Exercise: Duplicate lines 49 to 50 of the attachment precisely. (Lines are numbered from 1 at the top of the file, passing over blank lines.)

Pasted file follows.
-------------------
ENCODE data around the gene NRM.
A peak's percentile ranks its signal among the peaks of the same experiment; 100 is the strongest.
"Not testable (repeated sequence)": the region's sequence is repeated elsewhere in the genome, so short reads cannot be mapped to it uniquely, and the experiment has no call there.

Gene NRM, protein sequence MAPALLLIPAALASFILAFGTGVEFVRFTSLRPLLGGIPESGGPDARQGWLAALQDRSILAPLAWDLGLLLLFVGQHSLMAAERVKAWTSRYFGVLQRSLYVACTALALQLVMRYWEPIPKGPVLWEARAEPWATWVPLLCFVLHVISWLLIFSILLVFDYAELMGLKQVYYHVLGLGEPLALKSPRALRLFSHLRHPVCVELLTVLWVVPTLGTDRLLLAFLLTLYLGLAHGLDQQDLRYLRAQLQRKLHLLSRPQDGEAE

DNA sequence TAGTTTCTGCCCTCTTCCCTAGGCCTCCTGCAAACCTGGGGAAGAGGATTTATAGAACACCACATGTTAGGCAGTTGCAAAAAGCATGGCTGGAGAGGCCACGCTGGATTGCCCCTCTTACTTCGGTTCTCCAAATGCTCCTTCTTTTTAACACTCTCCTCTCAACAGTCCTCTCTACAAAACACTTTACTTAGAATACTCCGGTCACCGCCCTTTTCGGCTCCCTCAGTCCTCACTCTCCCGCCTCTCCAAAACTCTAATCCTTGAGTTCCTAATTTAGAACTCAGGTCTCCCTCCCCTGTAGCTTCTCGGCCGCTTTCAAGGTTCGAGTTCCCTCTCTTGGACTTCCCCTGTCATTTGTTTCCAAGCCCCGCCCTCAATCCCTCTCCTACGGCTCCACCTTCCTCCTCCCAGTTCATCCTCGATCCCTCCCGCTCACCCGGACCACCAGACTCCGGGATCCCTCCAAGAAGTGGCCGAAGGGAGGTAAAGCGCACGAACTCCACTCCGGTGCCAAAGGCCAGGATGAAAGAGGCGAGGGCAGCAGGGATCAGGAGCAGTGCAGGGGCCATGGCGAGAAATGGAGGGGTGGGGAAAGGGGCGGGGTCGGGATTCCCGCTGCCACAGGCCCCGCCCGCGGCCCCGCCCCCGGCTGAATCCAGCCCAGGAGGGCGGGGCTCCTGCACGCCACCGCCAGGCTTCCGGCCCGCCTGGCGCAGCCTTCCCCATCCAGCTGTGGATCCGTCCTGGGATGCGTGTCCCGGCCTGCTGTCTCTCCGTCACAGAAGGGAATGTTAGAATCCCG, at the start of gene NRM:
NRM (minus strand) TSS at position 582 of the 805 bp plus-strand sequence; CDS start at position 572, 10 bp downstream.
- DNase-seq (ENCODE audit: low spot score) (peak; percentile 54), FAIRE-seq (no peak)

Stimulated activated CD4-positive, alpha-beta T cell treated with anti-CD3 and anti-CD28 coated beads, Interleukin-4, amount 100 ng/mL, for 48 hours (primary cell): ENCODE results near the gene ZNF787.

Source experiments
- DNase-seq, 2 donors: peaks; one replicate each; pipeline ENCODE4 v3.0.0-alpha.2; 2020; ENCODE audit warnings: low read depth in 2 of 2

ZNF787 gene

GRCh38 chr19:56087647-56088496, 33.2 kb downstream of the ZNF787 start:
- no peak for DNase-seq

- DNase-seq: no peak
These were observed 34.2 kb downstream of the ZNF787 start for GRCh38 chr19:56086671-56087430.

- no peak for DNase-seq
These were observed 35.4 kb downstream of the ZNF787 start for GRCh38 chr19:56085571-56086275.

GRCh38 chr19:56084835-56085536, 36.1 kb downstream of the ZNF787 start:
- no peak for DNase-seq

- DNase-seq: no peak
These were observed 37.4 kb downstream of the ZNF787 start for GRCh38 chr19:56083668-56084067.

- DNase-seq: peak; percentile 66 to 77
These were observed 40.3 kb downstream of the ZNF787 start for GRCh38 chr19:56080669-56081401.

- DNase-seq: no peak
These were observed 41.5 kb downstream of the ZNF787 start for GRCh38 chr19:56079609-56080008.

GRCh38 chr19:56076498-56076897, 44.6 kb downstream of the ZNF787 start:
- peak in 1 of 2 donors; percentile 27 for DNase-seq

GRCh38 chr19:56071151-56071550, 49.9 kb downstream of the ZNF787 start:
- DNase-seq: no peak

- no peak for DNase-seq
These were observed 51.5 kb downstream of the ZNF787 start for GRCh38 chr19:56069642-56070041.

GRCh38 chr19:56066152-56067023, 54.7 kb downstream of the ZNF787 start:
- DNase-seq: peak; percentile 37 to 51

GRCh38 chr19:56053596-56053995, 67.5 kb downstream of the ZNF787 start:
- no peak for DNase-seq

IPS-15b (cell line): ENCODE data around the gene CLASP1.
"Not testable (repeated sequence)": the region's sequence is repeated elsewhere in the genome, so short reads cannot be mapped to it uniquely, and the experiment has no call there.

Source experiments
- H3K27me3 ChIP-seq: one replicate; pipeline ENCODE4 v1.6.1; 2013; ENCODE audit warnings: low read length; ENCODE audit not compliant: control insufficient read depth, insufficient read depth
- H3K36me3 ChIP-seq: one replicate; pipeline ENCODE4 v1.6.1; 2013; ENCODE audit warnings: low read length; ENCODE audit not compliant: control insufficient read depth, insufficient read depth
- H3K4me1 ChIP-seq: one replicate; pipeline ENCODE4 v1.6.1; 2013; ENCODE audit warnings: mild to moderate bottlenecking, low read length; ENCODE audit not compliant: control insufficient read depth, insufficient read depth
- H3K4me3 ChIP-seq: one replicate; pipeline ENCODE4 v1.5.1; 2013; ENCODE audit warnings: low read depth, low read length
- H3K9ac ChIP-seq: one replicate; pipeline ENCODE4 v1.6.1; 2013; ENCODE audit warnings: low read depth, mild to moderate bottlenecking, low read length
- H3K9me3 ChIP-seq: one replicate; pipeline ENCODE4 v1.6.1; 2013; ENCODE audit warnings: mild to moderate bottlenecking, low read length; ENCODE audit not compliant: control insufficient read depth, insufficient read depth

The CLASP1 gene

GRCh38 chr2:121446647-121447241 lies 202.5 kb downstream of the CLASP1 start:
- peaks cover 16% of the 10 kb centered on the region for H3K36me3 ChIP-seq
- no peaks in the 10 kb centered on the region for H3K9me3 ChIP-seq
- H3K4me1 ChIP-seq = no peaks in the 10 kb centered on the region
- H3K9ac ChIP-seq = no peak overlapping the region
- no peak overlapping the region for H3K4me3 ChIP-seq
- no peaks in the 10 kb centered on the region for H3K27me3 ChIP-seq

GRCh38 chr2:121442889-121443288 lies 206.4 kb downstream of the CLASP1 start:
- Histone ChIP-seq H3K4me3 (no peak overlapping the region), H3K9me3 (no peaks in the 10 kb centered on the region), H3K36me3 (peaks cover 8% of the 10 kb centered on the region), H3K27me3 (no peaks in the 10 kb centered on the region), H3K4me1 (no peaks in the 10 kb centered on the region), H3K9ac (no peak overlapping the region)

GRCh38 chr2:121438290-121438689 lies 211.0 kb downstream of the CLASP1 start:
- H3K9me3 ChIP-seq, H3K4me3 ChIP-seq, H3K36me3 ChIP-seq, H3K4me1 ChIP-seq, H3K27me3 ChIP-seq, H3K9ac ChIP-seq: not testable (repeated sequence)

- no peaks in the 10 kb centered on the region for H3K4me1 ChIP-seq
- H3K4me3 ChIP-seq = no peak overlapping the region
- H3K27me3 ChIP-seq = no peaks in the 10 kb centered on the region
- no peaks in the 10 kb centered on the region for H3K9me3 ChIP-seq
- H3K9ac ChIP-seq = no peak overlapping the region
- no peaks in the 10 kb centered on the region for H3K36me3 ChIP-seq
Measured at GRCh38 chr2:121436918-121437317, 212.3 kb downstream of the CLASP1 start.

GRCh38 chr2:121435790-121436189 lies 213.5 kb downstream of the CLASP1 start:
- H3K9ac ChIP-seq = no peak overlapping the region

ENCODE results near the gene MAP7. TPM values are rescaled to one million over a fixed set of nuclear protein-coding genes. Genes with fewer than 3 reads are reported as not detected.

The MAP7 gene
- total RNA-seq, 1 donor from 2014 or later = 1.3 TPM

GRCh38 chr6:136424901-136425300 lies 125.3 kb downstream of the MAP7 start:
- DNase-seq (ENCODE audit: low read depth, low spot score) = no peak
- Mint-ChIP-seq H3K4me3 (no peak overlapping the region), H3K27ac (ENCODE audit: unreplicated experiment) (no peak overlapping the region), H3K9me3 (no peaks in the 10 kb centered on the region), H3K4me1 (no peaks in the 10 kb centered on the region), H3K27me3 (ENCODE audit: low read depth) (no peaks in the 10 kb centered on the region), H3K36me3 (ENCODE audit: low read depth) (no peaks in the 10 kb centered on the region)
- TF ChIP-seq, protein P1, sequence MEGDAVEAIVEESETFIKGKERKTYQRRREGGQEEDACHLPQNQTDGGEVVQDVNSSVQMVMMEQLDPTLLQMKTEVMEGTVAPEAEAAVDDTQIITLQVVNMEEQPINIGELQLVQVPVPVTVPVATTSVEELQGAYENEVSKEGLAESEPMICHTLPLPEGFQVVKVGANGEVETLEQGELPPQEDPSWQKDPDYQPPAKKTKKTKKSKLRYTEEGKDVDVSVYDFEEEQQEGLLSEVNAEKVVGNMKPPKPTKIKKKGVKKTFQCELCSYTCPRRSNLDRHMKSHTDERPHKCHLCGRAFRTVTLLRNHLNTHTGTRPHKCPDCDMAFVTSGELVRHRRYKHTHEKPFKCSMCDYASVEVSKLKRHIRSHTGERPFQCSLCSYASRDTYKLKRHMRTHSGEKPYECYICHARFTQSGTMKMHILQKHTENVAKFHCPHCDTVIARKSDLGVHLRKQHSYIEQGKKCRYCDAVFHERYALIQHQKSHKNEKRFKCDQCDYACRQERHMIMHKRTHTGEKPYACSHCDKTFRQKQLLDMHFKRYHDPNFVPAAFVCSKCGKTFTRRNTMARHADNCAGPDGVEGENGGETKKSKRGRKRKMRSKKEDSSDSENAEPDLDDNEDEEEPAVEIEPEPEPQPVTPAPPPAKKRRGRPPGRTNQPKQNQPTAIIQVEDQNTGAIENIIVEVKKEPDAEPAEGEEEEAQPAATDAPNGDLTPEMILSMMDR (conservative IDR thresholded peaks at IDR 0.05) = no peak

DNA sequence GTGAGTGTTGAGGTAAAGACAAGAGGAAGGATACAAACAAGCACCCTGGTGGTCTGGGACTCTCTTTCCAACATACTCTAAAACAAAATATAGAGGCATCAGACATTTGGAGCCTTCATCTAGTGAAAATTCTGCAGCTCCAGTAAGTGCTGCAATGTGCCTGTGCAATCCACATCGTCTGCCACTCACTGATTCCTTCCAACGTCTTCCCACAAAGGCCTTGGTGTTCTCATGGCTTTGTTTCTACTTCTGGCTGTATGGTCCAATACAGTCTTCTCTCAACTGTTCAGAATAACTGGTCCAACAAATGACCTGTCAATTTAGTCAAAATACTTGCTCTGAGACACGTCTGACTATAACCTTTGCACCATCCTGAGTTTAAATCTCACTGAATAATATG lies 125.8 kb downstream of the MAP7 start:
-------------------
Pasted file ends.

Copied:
- H3K4me1 ChIP-seq = no peaks in the 10 kb centered on the region
- H3K9ac ChIP-seq = no peak overlapping the region